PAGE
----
Lunge-Position Pallof Press
Performing the Pallof press in a lunge stance increases the difficulty by narrowing your base of support. (1) With your outside leg in front, drop into a narrow lunge position, brace, then perform the Pallof press with standard “press and pause” form.
Be sure to keep your outside knee pointing straight ahead, as tension from the band or cable will try to “unravel” your body. Don’t allow your knee to collapse inward. When you switch sides, switch lead legs and repeat the lunge position.
Single-Leg Pallof Press
The single-leg Pallof press is performed standing on the outside leg — The leg farthest from the anchor point of the band or the cable stack. By performing the exercise on one leg, the single-leg Pallof press increases training demand on the lateral hip muscles, namely the gluteus medius. (4)
You will also need to prevent your foot and ankle from caving inward (“pronating”) under the pull of the band. To get the greatest training effect from the foot and ankle complex, perform in minimalist shoes or even barefoot.
Chaos Pallof Press
To further progress the Pallof press, increase the reactive demand of the exercise by adding a light weight to the center of the resistance band setup (demonstrated in the video). Be sure the weight is secured in place, so it can’t slide up and down the length of the band.
Performing the “press” portion rapidly will create oscillating movements of the weight plate. Your core muscles will be forced to contend with the added, and somewhat unpredictable, challenge of the bouncing plate. Hold the paused position to regain core control before continuing repetitions.
Core stability can be conceptualized as a function of capacity (i.e. strength, power, endurance) and control (i.e. coordination). Increasing resistance or adding extra sets and repetitions to core stability exercises primarily improves the core’s capacity. To improve control, modifications that increase the technical difficulty of the exercise are indicated. That is, we need to progress the complexity of the exercise. (5)
We can increase the complexity of the Pallof press in many ways. These include, but are not limited to, decreasing the footprint or “base of support” (as in the lunge-position and single-leg variations), increasing the movement speed, adding instability by standing on a balance pad, or incorporating a reactive challenge (as in the chaos Pallof press). As long as you adhere to the basic movement principles and technique guidelines, you are only limited by your creativity when developing variations of the Pallof press.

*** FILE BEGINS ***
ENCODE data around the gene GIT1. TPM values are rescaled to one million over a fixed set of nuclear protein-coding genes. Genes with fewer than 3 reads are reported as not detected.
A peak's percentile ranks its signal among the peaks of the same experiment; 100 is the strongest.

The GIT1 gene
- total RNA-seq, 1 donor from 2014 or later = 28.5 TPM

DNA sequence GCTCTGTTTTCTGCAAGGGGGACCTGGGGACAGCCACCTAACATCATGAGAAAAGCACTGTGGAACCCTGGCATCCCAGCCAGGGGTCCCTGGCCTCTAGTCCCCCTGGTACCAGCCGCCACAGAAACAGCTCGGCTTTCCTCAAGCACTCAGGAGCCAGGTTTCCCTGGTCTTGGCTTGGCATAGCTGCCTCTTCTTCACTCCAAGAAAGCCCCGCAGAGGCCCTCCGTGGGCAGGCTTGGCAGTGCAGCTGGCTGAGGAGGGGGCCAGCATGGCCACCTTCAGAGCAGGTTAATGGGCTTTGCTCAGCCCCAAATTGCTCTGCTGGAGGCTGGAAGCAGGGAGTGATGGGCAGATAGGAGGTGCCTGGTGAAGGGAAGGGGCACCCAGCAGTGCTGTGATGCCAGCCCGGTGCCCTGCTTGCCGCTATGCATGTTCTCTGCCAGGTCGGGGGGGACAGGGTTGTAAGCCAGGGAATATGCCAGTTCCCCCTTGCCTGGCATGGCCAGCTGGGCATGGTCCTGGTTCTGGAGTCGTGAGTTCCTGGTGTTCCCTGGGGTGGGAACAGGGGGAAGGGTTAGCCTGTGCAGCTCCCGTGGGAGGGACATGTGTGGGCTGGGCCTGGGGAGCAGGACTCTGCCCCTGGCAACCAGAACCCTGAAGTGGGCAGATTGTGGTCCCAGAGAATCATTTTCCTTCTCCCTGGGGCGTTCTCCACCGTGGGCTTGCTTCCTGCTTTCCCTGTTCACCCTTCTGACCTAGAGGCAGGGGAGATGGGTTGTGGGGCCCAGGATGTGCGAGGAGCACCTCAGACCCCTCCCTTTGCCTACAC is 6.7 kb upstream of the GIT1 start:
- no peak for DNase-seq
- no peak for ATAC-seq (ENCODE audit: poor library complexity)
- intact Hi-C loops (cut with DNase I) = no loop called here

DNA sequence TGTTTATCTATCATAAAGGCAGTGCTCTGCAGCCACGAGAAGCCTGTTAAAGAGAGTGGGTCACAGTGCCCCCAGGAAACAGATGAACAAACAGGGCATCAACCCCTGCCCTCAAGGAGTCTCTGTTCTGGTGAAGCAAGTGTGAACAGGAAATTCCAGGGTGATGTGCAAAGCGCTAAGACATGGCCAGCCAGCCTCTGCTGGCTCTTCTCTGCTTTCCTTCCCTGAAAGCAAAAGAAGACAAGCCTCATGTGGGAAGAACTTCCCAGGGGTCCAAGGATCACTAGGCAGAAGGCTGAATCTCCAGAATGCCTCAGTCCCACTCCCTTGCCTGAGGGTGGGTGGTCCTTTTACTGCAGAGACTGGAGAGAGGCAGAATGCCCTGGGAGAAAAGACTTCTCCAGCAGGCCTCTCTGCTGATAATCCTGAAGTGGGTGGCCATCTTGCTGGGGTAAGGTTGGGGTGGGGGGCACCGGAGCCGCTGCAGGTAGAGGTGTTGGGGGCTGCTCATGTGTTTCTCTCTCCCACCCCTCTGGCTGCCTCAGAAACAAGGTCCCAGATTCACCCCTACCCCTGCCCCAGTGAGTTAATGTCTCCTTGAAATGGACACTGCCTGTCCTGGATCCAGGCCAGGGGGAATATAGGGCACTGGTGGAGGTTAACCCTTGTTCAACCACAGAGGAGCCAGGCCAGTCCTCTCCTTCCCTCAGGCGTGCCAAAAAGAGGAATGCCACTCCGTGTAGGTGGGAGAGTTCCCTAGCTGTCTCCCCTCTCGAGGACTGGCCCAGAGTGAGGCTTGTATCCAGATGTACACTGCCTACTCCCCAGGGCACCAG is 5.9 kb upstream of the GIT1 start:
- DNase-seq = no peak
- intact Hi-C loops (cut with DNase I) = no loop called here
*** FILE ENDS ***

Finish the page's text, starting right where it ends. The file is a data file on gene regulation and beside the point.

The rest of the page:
Equipment availability and personal preference should be the key determinants of whether to use a cable stack or a resistance band. Assuming both are available, consider the pros and cons of each.
Compared to bands, the cable stack allows for more consistent external resistance and provides the ability to adjust loading in smaller, more quantifiable increments. But low-quality or poorly maintained cable stacks can feel rough and friction in the machine can negatively affect the resistance during the exercise.
Elastic bands are inexpensive and convenient. They are better than cables for training at high speeds due to minimal inertial forces. Like cable stacks, elastic bands allow for modification of the resistance, but you will need to either change out resistance bands to accommodate you desired resistance level or set up closer or farther from the anchor point to adjust the band’s stretch.
Due to the elastic nature of the resistance band, it will apply more resistance when your arms are fully outstretched than when your arms are pulled in. That is, expect a more dramatic resistance curve with resistance bands — At the hardest part of the movement, the demand is on your trunk is even greater. This feature may introduce a bottleneck effect: It could limit the resistance used ,as well as your ability to progress to thicker resistance bands.
When programmed for injury prevention or athletic performance enhancement, core training is commonly performed at moderate to high frequencies with at least two sessions per week and as many as seven days per week. (9)(12)
To accomplish this, complete a couple of sets during the warm-up for your daily workout, or designate two or three core-focused sessions per week to complete three to six sets of the Pallof Press per session.
Make Room for Anti-Rotation in Your Exercise Rotation
Since its introduction, the Pallof press has become a contemporary classic exercise. It builds rotational strength and enhances trunk stability. And it might even boost athletic performance and reduce injury risk. Remember, to achieve meaningful benefits, consistency and progression are key.
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Featured Image: Merrick Lincoln, DPT, CSCS / YouTube